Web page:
Way back in the distant past, the year 2020 shall we say, around August, certainly by December, the CDC began to announce its suggested protocols for administering the COVID-19 vaccine.
Way back in the distant past, the year 2020 shall we say, around August, certainly by December, the CDC began to announce its suggested protocols for administering the COVID-19 vaccine. Front line healthcare workers and nursing home workers and residents would go first. Next in line would be those folks considered to be at higher risk of infection than ordinary persons, namely people 75 and older. That's where I come in.
I didn't ask to join this cohort, nor did I bribe anyone or pay membership fees. It just happened to me. The randomness of my assignment to this merry group of cut-ups sometimes irks me, but then, again, being irked easily is one of the pleasures that makes up for having your hair thin out and turn gray.
"Portal, schmal-tal, "I used to say. If I wanted to talk to any of my lifelong collection of doctors, I'd call them, or write a letter. But, no: one must use an internet portal. So, I hunted and pecked until I learned to communicate with my primary care doctor, Steven Zinn, M.D. (now practicing in Manayunk) via a computer link. I started seeing him in 1986 and have followed him as his affiliation moved from Hahnemann Hospital to Drexel Medicine to his current connection with Tower Health at Chestnut Hill Hospital. I've also been to several medical practices and have had lab and radiology studies done there. In short: I'm in their database.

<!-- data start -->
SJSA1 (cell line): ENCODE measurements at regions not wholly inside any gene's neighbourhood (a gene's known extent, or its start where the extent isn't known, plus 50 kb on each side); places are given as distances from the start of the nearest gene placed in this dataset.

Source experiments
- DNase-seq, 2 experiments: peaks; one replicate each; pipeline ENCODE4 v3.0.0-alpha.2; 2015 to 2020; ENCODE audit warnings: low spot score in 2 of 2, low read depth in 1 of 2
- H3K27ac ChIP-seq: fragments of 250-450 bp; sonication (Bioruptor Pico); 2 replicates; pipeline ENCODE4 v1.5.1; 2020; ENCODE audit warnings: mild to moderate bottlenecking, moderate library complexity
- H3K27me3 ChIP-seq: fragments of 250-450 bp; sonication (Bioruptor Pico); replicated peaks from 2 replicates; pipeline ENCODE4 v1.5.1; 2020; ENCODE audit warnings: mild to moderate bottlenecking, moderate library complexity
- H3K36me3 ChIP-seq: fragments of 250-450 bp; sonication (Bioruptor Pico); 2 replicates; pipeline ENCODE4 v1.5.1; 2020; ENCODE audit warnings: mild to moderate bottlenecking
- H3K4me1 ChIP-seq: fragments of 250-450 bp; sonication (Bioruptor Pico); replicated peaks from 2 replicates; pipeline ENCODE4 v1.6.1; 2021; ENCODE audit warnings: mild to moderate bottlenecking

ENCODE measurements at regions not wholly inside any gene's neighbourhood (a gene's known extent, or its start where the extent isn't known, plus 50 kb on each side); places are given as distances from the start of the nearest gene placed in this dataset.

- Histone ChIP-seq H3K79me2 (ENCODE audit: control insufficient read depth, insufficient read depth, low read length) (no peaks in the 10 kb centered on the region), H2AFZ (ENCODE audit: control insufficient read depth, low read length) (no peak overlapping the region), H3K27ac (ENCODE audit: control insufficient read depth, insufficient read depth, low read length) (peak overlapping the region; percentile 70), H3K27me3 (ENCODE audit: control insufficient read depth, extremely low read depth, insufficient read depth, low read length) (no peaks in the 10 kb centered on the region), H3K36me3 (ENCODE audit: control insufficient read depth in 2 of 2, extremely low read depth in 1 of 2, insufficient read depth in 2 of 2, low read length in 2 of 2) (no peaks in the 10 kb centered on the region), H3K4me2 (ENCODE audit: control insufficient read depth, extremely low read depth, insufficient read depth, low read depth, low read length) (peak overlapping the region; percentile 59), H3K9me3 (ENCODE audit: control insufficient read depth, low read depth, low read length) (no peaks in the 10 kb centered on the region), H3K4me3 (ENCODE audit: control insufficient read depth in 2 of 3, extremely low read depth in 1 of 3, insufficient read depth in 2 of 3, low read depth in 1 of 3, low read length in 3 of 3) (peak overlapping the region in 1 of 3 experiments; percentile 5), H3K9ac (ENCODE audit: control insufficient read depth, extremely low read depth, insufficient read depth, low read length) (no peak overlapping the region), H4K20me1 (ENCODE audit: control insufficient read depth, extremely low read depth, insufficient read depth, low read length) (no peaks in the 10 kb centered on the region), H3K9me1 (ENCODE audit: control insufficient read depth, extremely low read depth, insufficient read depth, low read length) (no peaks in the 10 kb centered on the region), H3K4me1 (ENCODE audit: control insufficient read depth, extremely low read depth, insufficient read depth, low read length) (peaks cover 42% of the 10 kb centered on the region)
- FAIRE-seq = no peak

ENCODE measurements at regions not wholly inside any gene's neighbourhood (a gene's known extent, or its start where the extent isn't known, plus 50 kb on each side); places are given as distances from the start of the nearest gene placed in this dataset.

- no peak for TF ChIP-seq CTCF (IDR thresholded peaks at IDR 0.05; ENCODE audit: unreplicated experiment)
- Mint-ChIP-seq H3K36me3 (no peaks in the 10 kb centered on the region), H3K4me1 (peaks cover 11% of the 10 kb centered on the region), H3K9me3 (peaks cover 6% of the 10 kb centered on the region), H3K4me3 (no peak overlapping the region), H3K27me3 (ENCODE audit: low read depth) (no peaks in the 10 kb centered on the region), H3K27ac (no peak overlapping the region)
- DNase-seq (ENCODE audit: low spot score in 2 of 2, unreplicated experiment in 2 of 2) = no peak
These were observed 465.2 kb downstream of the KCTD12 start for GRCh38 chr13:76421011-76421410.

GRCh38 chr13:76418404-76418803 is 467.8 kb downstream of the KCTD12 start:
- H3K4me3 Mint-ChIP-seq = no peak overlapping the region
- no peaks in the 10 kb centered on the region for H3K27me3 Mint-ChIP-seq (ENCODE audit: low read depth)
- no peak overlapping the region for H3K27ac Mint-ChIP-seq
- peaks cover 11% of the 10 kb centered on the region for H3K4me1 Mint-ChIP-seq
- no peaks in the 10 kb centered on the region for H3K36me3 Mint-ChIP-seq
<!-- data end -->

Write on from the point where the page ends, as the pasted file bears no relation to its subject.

On January 20 of this year, I received an email from Tower Health telling me to go to the MyTowerHealth portal. I did, and read: "Tower Health is now offering COVID-19 vaccination appointments to our patients over age 75." Appointments! Not surveys of future interest, but actual appointments. They'd be first-come, first-served. By appointment only. No walk-ins. No exceptions. Do not call your doctor(s). Do not call the hospital. On the portal, find the list of appointments available and choose one. Somewhat surprisingly, the appointments were scheduled at ten-minute intervals, e.g., 4:10; 4:20; 4:30, etc. I chose February 5, Friday, at 4:10 p.m., the first available. There, I said the word "appointment" six times. Seven now.